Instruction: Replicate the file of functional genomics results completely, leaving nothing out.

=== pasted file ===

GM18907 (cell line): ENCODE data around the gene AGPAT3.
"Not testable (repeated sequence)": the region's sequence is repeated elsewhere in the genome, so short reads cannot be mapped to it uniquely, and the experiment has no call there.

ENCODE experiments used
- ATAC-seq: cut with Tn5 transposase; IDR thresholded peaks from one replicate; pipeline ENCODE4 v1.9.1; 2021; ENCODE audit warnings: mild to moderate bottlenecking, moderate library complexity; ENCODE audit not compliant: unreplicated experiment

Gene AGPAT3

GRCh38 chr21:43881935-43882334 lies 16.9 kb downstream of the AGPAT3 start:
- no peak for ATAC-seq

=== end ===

GM18907 (cell line): ENCODE data around the gene AGPAT3.
"Not testable (repeated sequence)": the region's sequence is repeated elsewhere in the genome, so short reads cannot be mapped to it uniquely, and the experiment has no call there.

ENCODE experiments used
- ATAC-seq: cut with Tn5 transposase; IDR thresholded peaks from one replicate; pipeline ENCODE4 v1.9.1; 2021; ENCODE audit warnings: mild to moderate bottlenecking, moderate library complexity; ENCODE audit not compliant: unreplicated experiment

Gene AGPAT3

GRCh38 chr21:43881935-43882334 lies 16.9 kb downstream of the AGPAT3 start:
- no peak for ATAC-seq